- Work with a vendor who is willing to answer your questions directly via email or phone
- Look for a good selection and secure packaging
- Free shipping is a bonus that many online vendors offer
- If you are buying a gift, a couple of good tips:
- The most popular necklace length is the 18-inch, Princess Length
- The most popular pearl earring sizes range from 6.0-8.0mm – stick within 7.0-8.0mm sizes for adult women, and 6.0-7.0mm sizes for petites and “first pearls” gifts.
- The most popular necklace length is the 18-inch, Princess Length
Where to Buy Pearls From?
A pearl is a timeless beauty! If you are thinking of buying pearls, then the most important thing to primarily consider is buying pearls from a reliable and trusted source. I have two shops I recommend: James Allen and Blue Nile.
It is highly recommended to buy pearls from James Allen. James Allen has the best collection of pearl fine jewelry including pearl necklaces, pearl and diamond earrings, pearl bracelets, and pearl rings.
James Allen offers 24/7 costumer service, lifetime warranty including repair and maintenance, free worldwide shipping, hassle-free returns, free engraving, and 1 year free resizing.
Click here to visit James Allen and own this timeless, sophisticated beauty!
Blue Nile has a reputation as a reliable and trustworthy company, making them a great source for pearl jewelry.
Blue Nile offers an stunning range of high quality pearl jewelry at competitive prices. They have a selection of freshwater, Tahitian, Akoya and Golden South Sea pearl jewelry.
They offer free lifetime warranty, free gift packaging and a 30-day refund policy, no questions asked.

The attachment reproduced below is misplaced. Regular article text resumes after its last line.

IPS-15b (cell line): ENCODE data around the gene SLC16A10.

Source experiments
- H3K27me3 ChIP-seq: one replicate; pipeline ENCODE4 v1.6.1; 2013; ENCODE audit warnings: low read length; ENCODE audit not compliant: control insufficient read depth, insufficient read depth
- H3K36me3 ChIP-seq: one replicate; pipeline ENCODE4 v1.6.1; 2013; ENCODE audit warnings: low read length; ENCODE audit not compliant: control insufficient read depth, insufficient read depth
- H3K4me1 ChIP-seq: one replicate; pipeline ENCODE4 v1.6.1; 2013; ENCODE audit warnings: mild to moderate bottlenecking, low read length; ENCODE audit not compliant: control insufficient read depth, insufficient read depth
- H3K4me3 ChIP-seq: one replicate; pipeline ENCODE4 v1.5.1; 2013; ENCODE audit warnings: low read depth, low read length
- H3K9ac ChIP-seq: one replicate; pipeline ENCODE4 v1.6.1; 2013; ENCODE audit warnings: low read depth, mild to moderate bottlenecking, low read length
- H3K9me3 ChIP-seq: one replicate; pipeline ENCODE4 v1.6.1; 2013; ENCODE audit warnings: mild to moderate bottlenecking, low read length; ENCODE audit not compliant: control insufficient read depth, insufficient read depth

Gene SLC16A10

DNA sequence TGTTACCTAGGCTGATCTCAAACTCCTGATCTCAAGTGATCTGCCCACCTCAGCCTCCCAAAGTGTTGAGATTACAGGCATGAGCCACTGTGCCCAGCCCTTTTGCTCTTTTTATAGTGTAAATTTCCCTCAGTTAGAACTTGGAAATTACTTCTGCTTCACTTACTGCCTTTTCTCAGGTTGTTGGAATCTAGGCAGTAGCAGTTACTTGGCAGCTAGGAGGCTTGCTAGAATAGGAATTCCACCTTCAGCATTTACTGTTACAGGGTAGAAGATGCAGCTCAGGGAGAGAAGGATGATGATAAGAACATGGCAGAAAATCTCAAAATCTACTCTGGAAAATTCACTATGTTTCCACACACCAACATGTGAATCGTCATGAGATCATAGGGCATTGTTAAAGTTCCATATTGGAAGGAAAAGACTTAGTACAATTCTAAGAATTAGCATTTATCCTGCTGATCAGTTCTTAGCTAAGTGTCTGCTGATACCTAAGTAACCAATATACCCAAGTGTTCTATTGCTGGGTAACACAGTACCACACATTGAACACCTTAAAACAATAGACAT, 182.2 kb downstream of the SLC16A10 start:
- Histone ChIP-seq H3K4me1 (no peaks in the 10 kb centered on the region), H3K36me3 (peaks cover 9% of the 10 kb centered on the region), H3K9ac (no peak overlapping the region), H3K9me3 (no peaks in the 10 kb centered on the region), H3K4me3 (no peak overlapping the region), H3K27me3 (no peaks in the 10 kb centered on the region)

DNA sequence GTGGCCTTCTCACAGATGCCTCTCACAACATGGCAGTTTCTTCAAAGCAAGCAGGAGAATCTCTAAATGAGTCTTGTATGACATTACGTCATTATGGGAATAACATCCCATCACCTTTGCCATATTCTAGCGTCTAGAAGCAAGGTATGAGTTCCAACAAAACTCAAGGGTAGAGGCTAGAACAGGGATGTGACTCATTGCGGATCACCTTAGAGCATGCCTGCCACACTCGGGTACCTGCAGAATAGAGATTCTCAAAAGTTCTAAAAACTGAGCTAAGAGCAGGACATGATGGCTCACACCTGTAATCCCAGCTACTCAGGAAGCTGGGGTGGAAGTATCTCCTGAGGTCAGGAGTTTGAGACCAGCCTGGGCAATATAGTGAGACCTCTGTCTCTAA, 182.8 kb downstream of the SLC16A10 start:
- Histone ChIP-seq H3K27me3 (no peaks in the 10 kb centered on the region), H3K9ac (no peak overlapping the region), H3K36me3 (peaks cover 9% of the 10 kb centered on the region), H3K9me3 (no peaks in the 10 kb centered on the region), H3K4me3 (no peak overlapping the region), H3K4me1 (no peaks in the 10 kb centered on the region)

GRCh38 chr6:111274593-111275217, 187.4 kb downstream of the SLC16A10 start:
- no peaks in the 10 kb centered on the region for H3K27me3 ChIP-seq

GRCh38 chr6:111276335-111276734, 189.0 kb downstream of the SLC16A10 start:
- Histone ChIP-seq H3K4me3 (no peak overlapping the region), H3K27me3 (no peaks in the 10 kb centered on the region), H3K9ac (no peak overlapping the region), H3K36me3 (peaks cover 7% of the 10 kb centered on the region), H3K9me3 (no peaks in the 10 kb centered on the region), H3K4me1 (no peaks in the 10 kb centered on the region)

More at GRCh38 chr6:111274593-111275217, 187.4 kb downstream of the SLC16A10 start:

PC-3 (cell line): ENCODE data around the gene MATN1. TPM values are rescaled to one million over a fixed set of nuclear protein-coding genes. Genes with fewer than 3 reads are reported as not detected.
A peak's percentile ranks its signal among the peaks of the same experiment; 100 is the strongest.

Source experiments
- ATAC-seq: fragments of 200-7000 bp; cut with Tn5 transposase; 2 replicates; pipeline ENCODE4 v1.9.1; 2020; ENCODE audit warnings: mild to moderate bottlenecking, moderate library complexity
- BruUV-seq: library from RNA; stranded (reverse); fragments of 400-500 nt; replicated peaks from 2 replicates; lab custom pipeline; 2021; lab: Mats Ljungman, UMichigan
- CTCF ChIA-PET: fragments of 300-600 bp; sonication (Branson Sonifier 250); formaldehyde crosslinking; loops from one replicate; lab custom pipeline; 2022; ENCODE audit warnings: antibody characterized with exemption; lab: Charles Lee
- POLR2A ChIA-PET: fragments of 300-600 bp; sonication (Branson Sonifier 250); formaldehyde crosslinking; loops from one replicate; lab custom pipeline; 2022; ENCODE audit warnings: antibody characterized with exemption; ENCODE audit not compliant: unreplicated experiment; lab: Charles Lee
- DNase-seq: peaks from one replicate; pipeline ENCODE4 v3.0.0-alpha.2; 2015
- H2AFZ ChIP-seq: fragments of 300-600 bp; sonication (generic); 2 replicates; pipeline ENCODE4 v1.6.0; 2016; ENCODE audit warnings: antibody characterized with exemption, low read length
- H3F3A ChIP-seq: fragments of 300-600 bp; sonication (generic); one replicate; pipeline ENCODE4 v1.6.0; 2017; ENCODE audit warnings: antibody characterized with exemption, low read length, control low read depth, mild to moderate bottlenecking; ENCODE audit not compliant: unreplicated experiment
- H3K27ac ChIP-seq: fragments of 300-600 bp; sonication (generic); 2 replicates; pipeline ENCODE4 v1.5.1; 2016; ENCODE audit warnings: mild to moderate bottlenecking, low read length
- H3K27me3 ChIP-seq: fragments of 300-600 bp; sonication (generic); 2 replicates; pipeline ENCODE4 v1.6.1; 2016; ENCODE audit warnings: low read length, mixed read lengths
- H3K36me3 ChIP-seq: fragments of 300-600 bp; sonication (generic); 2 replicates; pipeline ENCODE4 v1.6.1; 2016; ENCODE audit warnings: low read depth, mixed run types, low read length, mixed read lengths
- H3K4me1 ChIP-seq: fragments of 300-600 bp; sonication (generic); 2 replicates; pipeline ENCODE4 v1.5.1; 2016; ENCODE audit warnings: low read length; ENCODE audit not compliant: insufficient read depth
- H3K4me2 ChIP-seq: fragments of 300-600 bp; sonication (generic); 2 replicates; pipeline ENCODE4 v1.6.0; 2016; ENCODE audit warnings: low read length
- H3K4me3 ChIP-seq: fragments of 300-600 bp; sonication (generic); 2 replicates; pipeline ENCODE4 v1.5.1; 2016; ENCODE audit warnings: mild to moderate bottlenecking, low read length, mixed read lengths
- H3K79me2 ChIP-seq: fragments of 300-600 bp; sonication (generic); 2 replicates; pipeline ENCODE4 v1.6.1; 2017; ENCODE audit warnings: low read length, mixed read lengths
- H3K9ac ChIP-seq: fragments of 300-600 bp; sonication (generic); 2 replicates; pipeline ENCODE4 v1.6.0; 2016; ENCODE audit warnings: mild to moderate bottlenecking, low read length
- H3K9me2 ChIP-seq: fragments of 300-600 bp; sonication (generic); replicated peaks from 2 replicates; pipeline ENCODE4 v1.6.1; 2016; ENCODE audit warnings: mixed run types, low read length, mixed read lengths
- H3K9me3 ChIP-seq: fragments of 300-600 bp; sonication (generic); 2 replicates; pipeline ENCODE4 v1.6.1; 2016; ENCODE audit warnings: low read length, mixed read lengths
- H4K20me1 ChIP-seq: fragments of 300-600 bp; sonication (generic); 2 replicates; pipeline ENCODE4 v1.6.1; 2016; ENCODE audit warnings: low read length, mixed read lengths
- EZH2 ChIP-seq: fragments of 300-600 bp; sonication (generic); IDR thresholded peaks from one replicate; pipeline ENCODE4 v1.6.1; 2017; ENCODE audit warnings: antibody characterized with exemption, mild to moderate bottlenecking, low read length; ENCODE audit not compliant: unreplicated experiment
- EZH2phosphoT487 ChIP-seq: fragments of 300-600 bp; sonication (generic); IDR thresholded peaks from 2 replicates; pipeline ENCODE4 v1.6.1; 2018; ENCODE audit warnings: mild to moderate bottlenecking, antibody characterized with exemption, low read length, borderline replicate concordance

Click here to visit Blue Nile and browse their selection of unique designs.
4 thoughts on “How to Buy Pearl Jewelry Online”
Haha thanks for the article my guy! To be completely honest, I actually found this article really helpful. I’ve been looking for an outstanding pearl necklace to get my wife for her anniversary. Being that it’s an anniversary, I have absolutely no budget whatsoever. I’ll take some South Sea pearls please!
I’m a huge pearl fan but you’ve taught me so much today! While I know the difference between natural and cultured pearls, I had no idea there were so many different kinds of cultured pearls or such a price range! I was also interested in the different shapes of pearls that are becoming more common, such as buttons and drops. Now I want some of those! Thank you for this great information!
Pearls are extremely unique, largely due to the fact that they are the only gem material formed and found within a living creature. I don’t even know that pearls can be dyed, good to know. I find the tips on how to buy pearl jewellery online very informative. your very correct, James Allen is one of the best online retailers of jewelry and can deliver a better quality product at a lower price.
Hello there! Oh wow, this is a very educational post. I had no idea how pearls form inside of a mollusk. I always thought a pearl was like an organ of theirs that helps support their system when in fact, it is actually a foreign body that has accidentally been dislodged into them. As a result, their immune system tries to prevent the mollusk from harm and coats the foreign thing with nacre. I think that is really cool science! I also really like the chart you made that talks about the characteristics of the types of pearls, it is really neat. Thanks for this.